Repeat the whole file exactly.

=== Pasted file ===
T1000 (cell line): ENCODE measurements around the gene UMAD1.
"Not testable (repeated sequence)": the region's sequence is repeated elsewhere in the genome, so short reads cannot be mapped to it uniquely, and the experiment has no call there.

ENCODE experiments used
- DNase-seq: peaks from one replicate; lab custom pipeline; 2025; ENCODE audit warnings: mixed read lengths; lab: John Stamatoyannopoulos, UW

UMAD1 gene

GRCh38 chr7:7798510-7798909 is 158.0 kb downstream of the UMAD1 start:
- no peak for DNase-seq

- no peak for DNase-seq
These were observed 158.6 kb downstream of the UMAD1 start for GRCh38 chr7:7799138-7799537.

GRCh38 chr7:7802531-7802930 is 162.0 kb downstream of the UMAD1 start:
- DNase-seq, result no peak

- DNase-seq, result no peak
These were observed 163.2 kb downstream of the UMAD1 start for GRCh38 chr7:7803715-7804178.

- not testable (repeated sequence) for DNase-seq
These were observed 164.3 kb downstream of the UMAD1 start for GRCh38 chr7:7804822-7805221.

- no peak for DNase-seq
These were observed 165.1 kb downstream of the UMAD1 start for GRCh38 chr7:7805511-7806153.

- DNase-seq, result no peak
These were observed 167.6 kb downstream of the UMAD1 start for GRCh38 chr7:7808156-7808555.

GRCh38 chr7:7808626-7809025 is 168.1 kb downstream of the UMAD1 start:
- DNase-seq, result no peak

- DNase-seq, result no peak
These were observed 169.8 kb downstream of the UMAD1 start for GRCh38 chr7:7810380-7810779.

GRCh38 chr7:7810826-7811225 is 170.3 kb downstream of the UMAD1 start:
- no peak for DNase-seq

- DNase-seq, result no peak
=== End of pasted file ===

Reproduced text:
T1000 (cell line): ENCODE measurements around the gene UMAD1.
"Not testable (repeated sequence)": the region's sequence is repeated elsewhere in the genome, so short reads cannot be mapped to it uniquely, and the experiment has no call there.

ENCODE experiments used
- DNase-seq: peaks from one replicate; lab custom pipeline; 2025; ENCODE audit warnings: mixed read lengths; lab: John Stamatoyannopoulos, UW

UMAD1 gene

GRCh38 chr7:7798510-7798909 is 158.0 kb downstream of the UMAD1 start:
- no peak for DNase-seq

- no peak for DNase-seq
These were observed 158.6 kb downstream of the UMAD1 start for GRCh38 chr7:7799138-7799537.

GRCh38 chr7:7802531-7802930 is 162.0 kb downstream of the UMAD1 start:
- DNase-seq, result no peak

- DNase-seq, result no peak
These were observed 163.2 kb downstream of the UMAD1 start for GRCh38 chr7:7803715-7804178.

- not testable (repeated sequence) for DNase-seq
These were observed 164.3 kb downstream of the UMAD1 start for GRCh38 chr7:7804822-7805221.

- no peak for DNase-seq
These were observed 165.1 kb downstream of the UMAD1 start for GRCh38 chr7:7805511-7806153.

- DNase-seq, result no peak
These were observed 167.6 kb downstream of the UMAD1 start for GRCh38 chr7:7808156-7808555.

GRCh38 chr7:7808626-7809025 is 168.1 kb downstream of the UMAD1 start:
- DNase-seq, result no peak

- DNase-seq, result no peak
These were observed 169.8 kb downstream of the UMAD1 start for GRCh38 chr7:7810380-7810779.

GRCh38 chr7:7810826-7811225 is 170.3 kb downstream of the UMAD1 start:
- no peak for DNase-seq

- DNase-seq, result no peak